Virtual Police Provide Unique Solution

Mega wireless communications company seeks security solution

If a customer can dream of a security solution, integrator Lance Rankin can do it. Rankin and his Virtual Police team has become a preferred vender to one of the world’s largest wireless communications and telecommunications providers.

“We are 100-percent customer focused,” Rankin said. “We would not hesitate to take on a job because we believe in the products that we represent. We’re a ‘no contracts, no handcuffs’- type of business. We have that much confidence in the work we do.”

Rankin’s most recent job at a Texas network equipment center meant a switch out of access control and camera systems. He said that the customer was having significant security problems, so they turned to Virtual Police for a solution that would accommodate their internal corporate policy, the data center’s facility size and corporate IT design.

The data center sits on 25 acres, employs more than 2,000 people and includes more than 200 doors throughout the facility. Rankin introduced KABA access systems and Mobotix network cameras to secure the facility.

“We’re the largest installer of KABA systems,” said Rankin. “We work with their engineers to ensure we’re doing all the right things and even some things we can think of to support our customers.

“About six years ago, we installed several hundred door units at a site. Since then, we have had to replace only four door units. It wasn’t because the units were defective; two of them failed because of a wiring problem with a power supply, and the other two failed because a lightning strike at the facility took out a whole wing of electronic-type devices.”

As soon as Rankin and his team of installers were pulled into this data center project, they accessed the customer’s situation, goals, policies and needs. Once they understood the scope of the project, they found the right equipment then added their own value to it. The net result was an A+ grade from the end user.

The install included more than 250 MOBOTIX cameras, HID readers on doors, iCLASS cards, and 14 KABA AM524 controllers with 100 door units, clustered together with one cluster master. The access control system is Linux-based so it allows for customization.

“Our IT programmer is a Linux enthusiast,” Rankin said. “With an open source format operating system, you can tie into central programming and reporting functions. We wanted to read data and push data, and with this type of control, you can work the system to get what you need. It allows us, as the installer, to be creative and the customer to be satisfied—they got exactly what they want.”

The wireless company had a unique need because the solution provider needed to access the corporation’s Active Directory. Virtual Police tied into the Active Directory to view approvals and permissions of employees before assigning access at the local level. Rankin said that it is important to do this to keep the wireless company in sync from the corporate level to the local level.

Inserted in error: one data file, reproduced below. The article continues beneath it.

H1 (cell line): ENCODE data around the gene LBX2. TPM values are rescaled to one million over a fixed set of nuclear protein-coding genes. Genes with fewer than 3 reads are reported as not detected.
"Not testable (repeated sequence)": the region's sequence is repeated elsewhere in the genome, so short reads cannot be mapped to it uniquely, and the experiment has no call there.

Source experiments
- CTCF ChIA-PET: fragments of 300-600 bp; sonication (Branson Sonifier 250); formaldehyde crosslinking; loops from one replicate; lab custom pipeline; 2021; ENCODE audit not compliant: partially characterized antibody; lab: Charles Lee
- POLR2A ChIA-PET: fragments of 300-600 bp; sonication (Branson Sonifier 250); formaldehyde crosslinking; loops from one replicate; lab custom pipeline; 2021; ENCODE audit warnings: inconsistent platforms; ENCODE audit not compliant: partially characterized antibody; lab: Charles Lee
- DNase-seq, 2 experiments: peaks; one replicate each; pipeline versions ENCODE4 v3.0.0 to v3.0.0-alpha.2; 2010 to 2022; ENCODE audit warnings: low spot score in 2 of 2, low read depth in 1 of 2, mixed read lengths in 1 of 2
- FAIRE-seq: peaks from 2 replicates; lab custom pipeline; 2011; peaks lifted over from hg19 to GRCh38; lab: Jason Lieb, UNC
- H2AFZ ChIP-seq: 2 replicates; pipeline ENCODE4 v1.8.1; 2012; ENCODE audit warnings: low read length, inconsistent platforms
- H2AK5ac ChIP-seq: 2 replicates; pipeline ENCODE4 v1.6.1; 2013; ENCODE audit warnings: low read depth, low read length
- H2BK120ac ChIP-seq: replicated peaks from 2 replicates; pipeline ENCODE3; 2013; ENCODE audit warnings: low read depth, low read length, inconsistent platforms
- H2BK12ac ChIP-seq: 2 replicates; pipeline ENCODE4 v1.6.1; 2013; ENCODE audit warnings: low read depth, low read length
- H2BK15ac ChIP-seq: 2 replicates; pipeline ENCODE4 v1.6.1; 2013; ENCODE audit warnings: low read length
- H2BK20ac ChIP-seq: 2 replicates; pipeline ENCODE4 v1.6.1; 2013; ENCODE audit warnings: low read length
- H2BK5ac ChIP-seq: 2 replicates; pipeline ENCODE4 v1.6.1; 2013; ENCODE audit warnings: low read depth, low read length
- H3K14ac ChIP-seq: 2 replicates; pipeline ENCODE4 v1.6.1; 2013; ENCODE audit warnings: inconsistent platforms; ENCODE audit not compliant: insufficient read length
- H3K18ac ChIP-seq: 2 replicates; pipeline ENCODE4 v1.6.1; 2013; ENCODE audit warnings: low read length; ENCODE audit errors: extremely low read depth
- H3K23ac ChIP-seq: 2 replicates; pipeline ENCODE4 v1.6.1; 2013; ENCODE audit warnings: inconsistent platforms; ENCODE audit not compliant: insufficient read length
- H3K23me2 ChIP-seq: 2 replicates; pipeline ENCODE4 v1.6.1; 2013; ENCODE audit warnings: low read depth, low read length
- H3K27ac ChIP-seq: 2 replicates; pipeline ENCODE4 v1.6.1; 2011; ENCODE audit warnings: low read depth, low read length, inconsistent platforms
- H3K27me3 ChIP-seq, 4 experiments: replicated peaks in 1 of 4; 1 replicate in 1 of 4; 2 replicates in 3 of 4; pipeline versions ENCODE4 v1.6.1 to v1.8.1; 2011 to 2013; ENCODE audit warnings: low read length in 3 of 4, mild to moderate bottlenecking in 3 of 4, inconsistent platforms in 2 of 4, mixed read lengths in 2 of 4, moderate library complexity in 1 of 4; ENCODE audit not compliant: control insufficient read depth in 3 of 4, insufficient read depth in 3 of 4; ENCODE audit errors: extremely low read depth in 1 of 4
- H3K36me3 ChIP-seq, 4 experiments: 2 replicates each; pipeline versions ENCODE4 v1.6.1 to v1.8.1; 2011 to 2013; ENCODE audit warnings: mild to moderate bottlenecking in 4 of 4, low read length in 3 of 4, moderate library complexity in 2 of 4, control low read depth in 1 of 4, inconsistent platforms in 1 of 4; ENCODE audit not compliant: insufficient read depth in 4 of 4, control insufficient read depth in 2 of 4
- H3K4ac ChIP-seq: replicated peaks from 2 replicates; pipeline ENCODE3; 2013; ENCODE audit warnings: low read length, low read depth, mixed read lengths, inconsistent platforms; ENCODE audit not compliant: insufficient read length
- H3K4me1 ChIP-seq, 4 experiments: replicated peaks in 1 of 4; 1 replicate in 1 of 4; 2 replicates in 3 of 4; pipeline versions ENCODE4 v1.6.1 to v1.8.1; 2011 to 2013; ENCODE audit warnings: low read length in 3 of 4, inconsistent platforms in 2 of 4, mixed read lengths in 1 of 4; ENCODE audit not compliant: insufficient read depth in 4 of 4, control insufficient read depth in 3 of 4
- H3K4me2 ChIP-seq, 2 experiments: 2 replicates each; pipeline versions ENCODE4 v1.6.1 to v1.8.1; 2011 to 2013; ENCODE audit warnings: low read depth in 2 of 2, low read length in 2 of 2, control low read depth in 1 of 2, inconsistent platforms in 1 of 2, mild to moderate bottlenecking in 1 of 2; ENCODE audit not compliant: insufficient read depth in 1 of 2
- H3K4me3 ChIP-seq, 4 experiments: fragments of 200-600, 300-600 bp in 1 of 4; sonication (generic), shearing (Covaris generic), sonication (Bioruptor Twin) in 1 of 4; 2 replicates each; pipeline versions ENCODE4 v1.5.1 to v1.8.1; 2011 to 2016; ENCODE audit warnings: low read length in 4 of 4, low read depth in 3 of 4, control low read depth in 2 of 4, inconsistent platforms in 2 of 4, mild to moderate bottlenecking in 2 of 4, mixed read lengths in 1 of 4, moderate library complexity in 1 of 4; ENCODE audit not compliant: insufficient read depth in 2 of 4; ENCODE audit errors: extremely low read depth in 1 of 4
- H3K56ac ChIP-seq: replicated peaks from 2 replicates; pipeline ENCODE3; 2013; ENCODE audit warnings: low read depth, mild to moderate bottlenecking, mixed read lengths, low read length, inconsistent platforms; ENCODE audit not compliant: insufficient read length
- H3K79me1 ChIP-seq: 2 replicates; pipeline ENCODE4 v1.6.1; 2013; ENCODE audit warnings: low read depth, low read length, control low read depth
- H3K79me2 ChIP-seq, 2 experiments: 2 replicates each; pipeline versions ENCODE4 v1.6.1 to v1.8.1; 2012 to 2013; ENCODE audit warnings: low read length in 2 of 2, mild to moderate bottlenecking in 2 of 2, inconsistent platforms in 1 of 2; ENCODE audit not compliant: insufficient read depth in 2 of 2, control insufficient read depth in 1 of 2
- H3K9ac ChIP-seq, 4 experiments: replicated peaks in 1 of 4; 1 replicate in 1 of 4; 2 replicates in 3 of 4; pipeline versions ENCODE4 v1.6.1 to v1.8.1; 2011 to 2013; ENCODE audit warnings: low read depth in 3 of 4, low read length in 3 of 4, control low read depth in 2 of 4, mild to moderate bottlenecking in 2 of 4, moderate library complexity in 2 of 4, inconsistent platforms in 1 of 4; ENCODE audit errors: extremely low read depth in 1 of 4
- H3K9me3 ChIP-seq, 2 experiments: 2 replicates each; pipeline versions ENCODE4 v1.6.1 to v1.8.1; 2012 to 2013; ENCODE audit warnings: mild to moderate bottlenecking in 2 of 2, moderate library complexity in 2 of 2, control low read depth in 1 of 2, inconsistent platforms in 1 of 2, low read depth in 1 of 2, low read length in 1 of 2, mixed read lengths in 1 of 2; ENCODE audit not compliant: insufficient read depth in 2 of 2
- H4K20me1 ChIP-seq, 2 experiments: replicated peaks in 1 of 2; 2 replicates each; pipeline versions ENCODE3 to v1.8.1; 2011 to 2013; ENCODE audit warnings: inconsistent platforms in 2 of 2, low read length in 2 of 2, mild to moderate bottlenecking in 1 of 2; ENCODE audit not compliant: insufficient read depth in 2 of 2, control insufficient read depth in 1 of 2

Virtual Police is one of few integrators in the country that has developed a program that ties into a client’s Active Directory. They also have developed an interface to the KABAembedded access control application that allows them to provide clientspecific data, such as finding out who did not enter an access point within the last 90 days.

The hub of the KABA system is the Access Manager 524, which includes an embedded access control application. With this system, there is no PC or servers to install. End users execute system administration, user setup and event viewing via a standard web browser. To access the application, users type the IP address, log into the system and the application menu displays.

Virtual Police also created a custom home page on the data center’s internal network and installed it on top-level manager’s computers. The managers can pull up the Virtual Police Launch Pad and click on areas or reports that are of interest to them. For example, they can select a door and see the activity at the door, or pick an employee and see every move that person made. The managers also can see the camera views from their computer screens. All activity is kept within the KABA database.

“It knows every card swiped, the different access groups and who belongs to them,” Rankin said. “This system serves as the vehicle for setting up custom days, and holiday and access schedules.”

A woman-owned business, you might not have heard of Virtual Police before. Rankin likes it like this, or, he said that they enjoy the notion that they are a truly different kind of integrator. Even though they have a select few customers, Rankin said that they go very deep with those companies they do work with.

“We’re a small company, but we’re very nimble,” Rankin said. “Competence and customer satisfaction is our winning combination.”

So, Rankin’s work continues. He is happy to be a small integrator and equally as happy to focus on the needs of those he serves. His future plans include expanding into Europe with the KABA product and the data center expansion.

This article originally appeared in the November 2014 issue of Security Today.

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